HOW TO BE A GOOD WIFE Home Economics High School Text Book, 1954
- Have dinner ready. Plan ahead, even the night before, to have a delicious meal, on time. This is a way of letting him know that you have been thinking about him and are concerned about his needs. Most men are hungry when they come home and the prospect of a good meal are part of the warm welcome needed.
- Prepare yourself. Take 15 minutes to rest so that you'll be refreshed when he arrives. Touch up your makeup, put a ribbon in your hair and be fresh-looking. He has just been with a lot of work-weary people. Be a little gay and a little more interesting. His boring day may need a lift.
- Clear away the clutter. Make one last trip through the main part of the home just before your husband arrives, gather up schoolbooks, toys, paper, etc. Then run a dust cloth over the tables. Your husband will feel he has reached a haven of rest and order, and it will give you a lift, too.
- Prepare the children. Take a few minutes to wash the children's hands and faces (if they are small), comb their hair, and if necessary change their clothes. They are little treasures and he would like to see them playing the part.
- Minimize all noise. At the time of his arrival, eliminate all noise of the washer, dryer, dishwasher, or vacuum. Try to encourage the children to be quiet. Be happy to see him. Greet him with a warm smile and be glad he is home.
- Some don'ts: Don't greet him with problems or complaints. Don't complain if he is late for dinner. Count this as minor compared with what he might have gone through that day. Make him comfortable. Have him lean back in a comfortable chair or suggest he lie down in the bedroom. Have a cool or warm drink ready for him. Arrange his pillow and offer to take off his shoes. Speak in a low, soft, soothing and pleasant voice. Allow him to relax and unwind.
- Listen to him. You may have a dozen things to tell him, but the moment of his arrival is not the time. Let him talk first.
- Make the evening his. Never complain if he does not take you out to dinner or to other places of entertainment. Instead, try to understand his world of strain and pressure, his need to be home and relax.
- The Goal: Try to make your home a place of peace and order where your husband can renew himself in body and spirit.
Sunday, June 22, 2008
Why was no one thoughtful enough to pass along this gem before I entered into the Holy Sacrament of Marriage?
Tuesday, June 17, 2008
"I beg you... to have patience with everything unresolved in your heart
and try to love the questions themselves
as if they were locked rooms or books written in a very foreign language.
don't search for the answers,
which could not be given to you now,
because you would not be able to live them.
and the point is to live everything.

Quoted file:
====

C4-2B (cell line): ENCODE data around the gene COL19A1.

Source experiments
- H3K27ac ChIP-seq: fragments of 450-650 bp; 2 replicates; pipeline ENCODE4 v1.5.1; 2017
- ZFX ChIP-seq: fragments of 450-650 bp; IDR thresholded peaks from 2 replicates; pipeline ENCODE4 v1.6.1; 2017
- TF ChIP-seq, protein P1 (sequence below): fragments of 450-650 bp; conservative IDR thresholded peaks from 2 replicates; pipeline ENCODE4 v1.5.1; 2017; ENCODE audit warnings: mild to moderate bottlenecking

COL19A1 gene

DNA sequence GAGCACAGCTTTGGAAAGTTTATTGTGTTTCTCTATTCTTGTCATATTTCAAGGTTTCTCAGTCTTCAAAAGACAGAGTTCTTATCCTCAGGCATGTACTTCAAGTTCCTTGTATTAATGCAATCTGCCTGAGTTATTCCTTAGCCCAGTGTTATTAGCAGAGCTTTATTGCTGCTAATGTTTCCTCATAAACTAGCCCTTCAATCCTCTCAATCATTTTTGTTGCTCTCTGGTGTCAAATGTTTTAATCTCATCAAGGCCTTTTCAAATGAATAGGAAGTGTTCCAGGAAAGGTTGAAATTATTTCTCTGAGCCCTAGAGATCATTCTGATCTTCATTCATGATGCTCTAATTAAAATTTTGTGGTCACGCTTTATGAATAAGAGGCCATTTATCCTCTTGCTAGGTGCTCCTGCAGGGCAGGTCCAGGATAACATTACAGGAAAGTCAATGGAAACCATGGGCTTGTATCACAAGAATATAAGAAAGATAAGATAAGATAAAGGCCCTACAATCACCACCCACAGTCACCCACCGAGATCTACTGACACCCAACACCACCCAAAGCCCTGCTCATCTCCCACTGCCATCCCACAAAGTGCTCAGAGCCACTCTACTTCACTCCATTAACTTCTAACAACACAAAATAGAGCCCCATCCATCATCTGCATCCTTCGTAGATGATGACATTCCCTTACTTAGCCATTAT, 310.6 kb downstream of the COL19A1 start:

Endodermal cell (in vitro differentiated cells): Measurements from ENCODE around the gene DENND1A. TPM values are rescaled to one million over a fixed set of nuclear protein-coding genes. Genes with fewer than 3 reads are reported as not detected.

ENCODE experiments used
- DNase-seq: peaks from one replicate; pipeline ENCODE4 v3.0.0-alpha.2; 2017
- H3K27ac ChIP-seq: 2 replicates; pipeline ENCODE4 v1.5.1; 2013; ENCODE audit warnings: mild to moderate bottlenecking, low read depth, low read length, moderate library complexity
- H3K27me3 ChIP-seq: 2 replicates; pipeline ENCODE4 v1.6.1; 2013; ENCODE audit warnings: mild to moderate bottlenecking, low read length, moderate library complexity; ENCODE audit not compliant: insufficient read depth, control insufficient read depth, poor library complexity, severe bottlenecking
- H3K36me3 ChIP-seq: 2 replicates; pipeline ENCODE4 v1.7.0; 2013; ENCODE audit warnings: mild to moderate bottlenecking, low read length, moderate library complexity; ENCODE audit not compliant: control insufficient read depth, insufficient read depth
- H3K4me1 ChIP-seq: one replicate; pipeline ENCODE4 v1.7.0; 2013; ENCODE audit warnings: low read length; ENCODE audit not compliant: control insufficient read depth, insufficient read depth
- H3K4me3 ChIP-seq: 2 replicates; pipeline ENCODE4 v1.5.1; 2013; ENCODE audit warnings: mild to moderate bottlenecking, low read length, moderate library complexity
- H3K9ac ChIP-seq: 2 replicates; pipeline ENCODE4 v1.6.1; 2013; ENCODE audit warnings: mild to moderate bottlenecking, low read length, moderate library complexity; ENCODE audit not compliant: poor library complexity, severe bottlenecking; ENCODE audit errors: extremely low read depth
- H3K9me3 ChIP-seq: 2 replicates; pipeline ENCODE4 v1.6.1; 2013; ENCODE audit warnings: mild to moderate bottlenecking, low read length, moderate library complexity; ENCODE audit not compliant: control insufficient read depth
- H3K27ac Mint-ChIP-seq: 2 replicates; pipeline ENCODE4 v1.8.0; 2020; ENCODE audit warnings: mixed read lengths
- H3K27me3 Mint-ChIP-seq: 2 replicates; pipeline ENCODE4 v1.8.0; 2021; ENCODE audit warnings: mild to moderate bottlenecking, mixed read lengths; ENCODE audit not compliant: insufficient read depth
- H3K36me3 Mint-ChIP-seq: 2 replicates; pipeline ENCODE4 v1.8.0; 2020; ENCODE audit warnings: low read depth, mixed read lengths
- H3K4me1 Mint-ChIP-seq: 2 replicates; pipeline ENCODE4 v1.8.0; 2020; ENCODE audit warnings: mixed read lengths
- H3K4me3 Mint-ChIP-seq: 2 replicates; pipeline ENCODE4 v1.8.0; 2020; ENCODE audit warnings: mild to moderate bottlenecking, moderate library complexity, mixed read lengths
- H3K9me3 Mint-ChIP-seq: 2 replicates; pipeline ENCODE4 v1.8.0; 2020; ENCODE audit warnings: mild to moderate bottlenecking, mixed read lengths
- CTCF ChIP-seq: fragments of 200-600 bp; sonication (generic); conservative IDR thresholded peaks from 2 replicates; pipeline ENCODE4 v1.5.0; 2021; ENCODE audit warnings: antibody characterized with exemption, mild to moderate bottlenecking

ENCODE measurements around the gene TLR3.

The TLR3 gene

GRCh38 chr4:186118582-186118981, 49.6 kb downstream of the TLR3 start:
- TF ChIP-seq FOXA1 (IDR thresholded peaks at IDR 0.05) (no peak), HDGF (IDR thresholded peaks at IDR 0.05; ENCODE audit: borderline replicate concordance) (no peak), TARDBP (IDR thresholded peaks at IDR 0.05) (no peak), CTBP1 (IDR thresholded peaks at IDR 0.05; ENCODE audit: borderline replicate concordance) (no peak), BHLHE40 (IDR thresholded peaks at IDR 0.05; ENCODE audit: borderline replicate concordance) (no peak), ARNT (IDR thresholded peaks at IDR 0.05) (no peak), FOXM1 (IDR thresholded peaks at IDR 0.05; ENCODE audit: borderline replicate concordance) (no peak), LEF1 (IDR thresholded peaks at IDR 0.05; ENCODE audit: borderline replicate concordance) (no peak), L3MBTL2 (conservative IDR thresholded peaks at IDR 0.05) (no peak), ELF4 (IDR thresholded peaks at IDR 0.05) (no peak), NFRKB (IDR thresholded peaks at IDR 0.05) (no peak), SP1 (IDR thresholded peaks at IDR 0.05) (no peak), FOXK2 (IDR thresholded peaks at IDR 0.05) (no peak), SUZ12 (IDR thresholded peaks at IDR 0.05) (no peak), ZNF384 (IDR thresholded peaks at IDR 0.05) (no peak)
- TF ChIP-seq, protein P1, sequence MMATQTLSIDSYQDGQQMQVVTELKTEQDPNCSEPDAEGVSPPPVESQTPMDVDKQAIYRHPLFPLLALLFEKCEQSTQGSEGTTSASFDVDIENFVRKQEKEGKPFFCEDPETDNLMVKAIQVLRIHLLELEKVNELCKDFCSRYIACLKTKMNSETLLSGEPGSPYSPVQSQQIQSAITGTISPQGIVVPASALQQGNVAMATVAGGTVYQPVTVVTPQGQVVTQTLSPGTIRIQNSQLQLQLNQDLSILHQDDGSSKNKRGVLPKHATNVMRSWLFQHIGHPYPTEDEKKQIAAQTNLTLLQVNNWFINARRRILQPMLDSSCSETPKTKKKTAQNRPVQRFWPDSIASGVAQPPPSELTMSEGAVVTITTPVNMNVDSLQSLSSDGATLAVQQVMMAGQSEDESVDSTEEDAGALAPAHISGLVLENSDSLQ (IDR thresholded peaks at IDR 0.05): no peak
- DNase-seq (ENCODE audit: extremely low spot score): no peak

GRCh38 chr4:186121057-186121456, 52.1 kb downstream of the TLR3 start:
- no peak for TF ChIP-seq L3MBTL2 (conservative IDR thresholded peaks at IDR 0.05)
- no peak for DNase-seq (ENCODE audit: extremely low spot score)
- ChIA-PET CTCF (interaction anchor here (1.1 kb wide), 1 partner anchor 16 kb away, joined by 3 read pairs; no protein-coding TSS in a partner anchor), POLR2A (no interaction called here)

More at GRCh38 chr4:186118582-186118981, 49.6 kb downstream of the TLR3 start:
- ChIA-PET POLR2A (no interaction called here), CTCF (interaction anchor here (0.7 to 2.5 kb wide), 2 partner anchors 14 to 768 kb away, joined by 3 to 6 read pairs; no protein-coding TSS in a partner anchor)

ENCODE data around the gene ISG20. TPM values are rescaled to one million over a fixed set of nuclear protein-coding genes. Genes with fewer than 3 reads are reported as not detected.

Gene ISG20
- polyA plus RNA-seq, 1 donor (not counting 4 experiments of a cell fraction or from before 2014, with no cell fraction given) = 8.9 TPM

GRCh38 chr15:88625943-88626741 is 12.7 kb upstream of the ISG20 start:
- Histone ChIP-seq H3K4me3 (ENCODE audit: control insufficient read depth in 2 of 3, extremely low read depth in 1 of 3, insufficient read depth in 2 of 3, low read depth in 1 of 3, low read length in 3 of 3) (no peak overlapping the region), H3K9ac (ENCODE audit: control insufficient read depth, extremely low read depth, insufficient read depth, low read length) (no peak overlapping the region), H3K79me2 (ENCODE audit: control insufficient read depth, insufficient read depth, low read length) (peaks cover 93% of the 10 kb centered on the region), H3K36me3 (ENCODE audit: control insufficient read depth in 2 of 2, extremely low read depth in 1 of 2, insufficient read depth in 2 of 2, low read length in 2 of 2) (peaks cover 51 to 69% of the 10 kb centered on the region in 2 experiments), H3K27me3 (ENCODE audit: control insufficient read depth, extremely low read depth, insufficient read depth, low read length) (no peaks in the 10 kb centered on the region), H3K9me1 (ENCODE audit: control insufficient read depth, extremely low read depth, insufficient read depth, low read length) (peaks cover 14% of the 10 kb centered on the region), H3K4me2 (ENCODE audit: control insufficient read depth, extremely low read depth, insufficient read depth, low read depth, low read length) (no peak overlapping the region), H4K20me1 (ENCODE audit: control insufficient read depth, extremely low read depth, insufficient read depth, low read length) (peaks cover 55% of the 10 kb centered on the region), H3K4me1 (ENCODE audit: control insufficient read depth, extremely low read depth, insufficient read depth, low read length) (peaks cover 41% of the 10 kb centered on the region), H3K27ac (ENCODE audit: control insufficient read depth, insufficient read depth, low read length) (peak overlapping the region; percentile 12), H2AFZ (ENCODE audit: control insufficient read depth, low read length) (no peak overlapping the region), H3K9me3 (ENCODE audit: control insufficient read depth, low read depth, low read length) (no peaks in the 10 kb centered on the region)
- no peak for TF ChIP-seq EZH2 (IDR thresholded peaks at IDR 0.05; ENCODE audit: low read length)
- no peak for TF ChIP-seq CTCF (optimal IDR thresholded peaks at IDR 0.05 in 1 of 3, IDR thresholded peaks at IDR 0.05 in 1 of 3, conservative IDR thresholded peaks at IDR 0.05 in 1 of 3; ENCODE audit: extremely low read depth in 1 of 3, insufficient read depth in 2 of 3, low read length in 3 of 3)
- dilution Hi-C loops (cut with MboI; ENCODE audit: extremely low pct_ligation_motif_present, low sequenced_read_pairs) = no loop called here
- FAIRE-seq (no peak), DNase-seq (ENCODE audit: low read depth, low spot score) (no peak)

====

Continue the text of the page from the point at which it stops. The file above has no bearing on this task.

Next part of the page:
live the questions now.
someday far in the future,
you will gradually, without even noticing it,
live your way into the answer."
Sunday, June 8, 2008
Sunday, June 1, 2008
...but series 3 promises to be nothing short of thrilling/breathtaking/spectacular/(insert bombastic adjective here)! I await 2009 with baited breath...and we'll hopefully be Showtime subscribers ourselves by then!
So Anne's dead, and somehow, the series is so phenomenal that I went from simply despising the character of Anne Boleyn to feeling so much for her pathetic fall from grace, jailing and subsequent beheading. I didn't think it would happen, but I completely and totally felt for the poor thing as she thrashed about her regal bed, weeping uncontrollably and soaked in blood, desperately fighting nature and her own body in the throes of her final miscarriage, knowing full well that the loss of her pregnancy equaled the loss of her head. So, so sad. Being that this is a true story, it really is heart wrenching to think this slovenly heathen of a King was so mired in egoism and his own power that he disposed of women at his pleasure. My mother-in-law made an excellent point, that Anne Boleyn was a man trapped in a woman's body. She thirsted too much for power, something of a Medieval (and feminine) Icarus, and most likely never would have lost her head had she been born a man. What a sad, sad tale. Here's to Anne Boleyn, skillfully played by the (now) exquisite Natalie Dormer: you have indeed won my heart, Natalie. Here's to hoping I see you more on the big screen.
Likewise, the role of the sinister and conniving Thomas Boleyn, Anne and George's father and sniveling power-hungry snake who (in reality) sold his own children up the river to save his own wretched skin (only to die several years later, alone and penniless) was played with unbelievable dexterity and almost painful brilliance by the incredible Irish actor Nick Dunning. Of a face to which you are likely to comment, "Where have I seen him before?", I only realised today that he had a rather inconsequential role in the beautiful Jim Sheridan film In America. Dunning's Boleyn is the proverbial man you love to hate, an undeniably disgusting character whose quest for power and wealth is rivaled by none other than his daughter, the Queen of England.
It will be interesting to see where they take the series next. The Boleyns have fallen from power, all executed on trumped-up (and, historically believed to be completely false) charges or (in Thomas Boleyn's case) exiled from Court. Henry has already had his infamous jousting accident that left him with a foul and festering ulcer on his leg. Henry now needs to bloat up to 300+ lbs., marry Jane Seymour, Jane will deliver Edward VI and die soon thereafter, Henry will then in quick succession dispatch of Anne of Cleves and Catherine Howard, execute Thomas Cromwell, marry Catherine Parr, shift Mary I and Elizabeth I in and out of the line of sucession, and keel over at the ripe old age of 55. Royal intrigue at its finest!